As part of the leadership transition, Kelly Rosser has been appointed interim CFO. Rosser has served as Heliogen’s chief accounting officer since August 2022.

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Fitch lays out credit considerations for green hydrogen financing

Key operating metrics include the efficiency and rate of hydrogen production, plant availability, the ability to respond to intermittent power, and hydrogen purity levels.

Fitch Ratings has set out specific credit-risk considerations relevant to green hydrogen projects in a new report.

Fitch considers the credit risks of such projects to have the closest parallels to those of thermal power assets, and to generally be at least equal to – but potentially greater than – thermal power risks. Future technology and process developments will be evaluated and incorporated in ratings as the industry matures.

Whilst there are two key proven electrolyser technologies for producing hydrogen from renewable energy and water, the green hydrogen market is still nascent, meaning that precedents for project-financed transactions are very limited.

Green hydrogen projects have a greater range of balance of plant than solar, wind or thermal power projects. Complexity, and consequently integration risk, will therefore have a key influence on the completion risk assessment in any rating.

The availability of alternative replacement contractors to complete a project will be key for whether it can be rated above the incumbent contractor.The immaturity of the market will heighten the weight given to independent experts’ (IE) views in relation to such replaceability. We also generally expect high dependence on project parties, such as original equipment manufacturers, who will be key in O&M activities due to their expertise and equipment warranties.

The limited number of peer green hydrogen projects also means Fitch will be more reliant on the IE’s views of the reasonableness of a project’s budgeted or contracted operating costs. Any perceived lack of credibility, competence and experience of the project parties could be factored into the financial profile assessed in our ratings.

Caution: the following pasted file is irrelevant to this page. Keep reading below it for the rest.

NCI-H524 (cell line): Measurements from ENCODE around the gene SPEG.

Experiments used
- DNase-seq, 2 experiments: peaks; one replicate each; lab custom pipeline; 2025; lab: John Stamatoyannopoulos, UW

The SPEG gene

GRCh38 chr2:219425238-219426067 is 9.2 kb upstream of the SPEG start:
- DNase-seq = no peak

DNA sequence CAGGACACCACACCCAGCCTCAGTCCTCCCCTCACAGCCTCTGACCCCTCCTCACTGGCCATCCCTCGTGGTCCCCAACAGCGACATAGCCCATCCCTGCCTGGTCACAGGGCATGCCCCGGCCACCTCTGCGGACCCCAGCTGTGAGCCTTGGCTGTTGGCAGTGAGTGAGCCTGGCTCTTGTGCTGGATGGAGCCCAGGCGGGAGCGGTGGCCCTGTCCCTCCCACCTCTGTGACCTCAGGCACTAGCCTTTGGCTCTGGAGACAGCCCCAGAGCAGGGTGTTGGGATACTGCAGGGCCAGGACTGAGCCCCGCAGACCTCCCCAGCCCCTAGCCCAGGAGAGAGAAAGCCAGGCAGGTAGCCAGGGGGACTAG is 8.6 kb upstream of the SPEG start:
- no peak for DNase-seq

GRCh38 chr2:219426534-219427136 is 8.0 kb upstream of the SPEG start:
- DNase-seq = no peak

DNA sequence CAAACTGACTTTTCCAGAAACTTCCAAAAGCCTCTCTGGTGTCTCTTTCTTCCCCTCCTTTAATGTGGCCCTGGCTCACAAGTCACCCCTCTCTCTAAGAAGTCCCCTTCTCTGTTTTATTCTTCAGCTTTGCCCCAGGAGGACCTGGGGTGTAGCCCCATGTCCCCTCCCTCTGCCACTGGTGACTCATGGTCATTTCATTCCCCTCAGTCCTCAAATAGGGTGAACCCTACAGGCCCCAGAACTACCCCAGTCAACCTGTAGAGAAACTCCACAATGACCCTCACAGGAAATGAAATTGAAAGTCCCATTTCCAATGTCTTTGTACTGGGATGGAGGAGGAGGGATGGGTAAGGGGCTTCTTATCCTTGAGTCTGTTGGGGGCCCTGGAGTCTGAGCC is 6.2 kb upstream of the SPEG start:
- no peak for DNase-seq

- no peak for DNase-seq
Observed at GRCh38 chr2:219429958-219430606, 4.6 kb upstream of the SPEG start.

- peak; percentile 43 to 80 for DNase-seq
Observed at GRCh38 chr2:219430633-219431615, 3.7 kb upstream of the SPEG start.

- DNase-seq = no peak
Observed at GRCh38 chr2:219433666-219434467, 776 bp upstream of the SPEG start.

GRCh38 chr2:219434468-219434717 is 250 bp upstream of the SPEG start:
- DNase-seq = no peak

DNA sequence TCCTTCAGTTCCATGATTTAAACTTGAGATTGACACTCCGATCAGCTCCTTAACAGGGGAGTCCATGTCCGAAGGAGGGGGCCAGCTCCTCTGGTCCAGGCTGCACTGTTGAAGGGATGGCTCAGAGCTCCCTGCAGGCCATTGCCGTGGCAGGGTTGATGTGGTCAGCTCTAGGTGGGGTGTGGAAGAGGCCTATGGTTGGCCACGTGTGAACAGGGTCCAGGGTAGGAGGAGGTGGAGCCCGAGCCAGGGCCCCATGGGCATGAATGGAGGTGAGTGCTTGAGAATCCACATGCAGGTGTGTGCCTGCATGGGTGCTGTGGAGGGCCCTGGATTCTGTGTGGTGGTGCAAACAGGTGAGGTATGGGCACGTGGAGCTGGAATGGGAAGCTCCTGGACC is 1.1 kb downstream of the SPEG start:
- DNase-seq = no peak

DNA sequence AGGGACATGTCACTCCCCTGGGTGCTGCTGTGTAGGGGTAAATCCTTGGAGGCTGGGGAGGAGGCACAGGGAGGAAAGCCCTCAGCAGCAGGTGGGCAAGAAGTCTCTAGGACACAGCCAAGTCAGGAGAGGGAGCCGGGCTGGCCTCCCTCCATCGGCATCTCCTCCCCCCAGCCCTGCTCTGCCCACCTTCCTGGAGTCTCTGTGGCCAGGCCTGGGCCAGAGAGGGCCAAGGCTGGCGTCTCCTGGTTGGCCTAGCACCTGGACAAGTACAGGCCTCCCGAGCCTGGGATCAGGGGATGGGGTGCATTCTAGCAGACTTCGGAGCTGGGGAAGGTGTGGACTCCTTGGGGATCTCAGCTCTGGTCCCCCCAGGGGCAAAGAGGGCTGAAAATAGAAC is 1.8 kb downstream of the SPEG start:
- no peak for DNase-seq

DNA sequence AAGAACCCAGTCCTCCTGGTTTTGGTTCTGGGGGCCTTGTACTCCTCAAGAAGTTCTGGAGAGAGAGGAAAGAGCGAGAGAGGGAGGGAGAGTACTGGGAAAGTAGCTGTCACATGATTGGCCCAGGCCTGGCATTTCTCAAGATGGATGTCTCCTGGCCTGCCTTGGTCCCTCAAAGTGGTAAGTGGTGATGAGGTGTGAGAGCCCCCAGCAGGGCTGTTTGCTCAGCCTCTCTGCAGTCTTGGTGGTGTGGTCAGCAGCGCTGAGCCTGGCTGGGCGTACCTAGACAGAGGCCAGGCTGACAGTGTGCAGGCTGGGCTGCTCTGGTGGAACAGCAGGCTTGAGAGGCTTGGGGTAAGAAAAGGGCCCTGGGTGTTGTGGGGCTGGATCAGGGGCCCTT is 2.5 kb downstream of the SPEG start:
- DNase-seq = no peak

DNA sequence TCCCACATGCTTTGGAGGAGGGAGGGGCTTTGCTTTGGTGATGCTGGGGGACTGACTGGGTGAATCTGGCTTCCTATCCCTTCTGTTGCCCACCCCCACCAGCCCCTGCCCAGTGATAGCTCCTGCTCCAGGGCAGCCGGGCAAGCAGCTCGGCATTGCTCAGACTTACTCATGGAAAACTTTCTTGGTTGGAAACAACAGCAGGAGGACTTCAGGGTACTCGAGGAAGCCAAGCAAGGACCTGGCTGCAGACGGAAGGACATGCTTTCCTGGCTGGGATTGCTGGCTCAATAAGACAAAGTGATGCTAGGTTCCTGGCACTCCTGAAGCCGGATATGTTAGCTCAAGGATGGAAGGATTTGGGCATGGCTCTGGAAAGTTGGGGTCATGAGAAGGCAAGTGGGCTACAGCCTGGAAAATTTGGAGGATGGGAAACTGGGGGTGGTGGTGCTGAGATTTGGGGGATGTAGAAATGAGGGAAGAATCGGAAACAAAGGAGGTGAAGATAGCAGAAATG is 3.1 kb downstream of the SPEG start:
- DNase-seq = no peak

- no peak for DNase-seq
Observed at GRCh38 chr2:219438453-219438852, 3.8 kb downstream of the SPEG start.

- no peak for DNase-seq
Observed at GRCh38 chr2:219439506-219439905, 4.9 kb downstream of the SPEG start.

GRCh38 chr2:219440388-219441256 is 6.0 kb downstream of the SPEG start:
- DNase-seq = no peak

Key operating metrics include the efficiency, and rate, of hydrogen production, the plant availability, the ability to respond to intermittent power, and, where this is critical, the hydrogen purity levels.

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Hystar to establish North American electrolyzer production

The Norway-based electrolyzer maker will begin hiring for North American headquarters, with plans to establish a multi-GW facility by 2027.

Norwegian electrolyzer maker Hystar is planning to expand into North America, establishing a headquarters next year and a multi-GW factory by 2027, according to a news release.

As part of its expansion, Hystar will soon initiate the hiring process for its new North American headquarters. Additionally, the company is in discussions with key stakeholders in both the United States and Canada to establish its first GW factory on the continent, where Hystar expects its commercial operations may exceed its European plans within the decade. The company has not ruled out the possibility of investing in further GW factories before 2030.

Hystar said in the same release it will deliver a fully automated 4 GW electrolyser factory in Høvik, Norway (just west of Oslo) by 2025, with construction commencing in early 2024.

The company earlier this year raised $26m in a Series B funding round co-led by AP Ventures and Mitsubishi Corporation. Additional investors in the round included Finindus, Nippon Steel Trading, Hillhouse Investment and Trustbridge Partners, alongside existing investors SINTEF Ventures and Firda.

Commenting on their expansion plans, Fredrik Mowill, CEO of Hystar, said: “Our Høvik GW factory demonstrates our commitment to rapidly expanding our European operations and meeting the strong demand for our technology across Europe. As we continue to scale up our operations, we are now looking at opportunities beyond Europe – the North American market has created a highly favourable environment for companies like ours to thrive in. We are looking forward to identifying the ideal North American location for Hystar.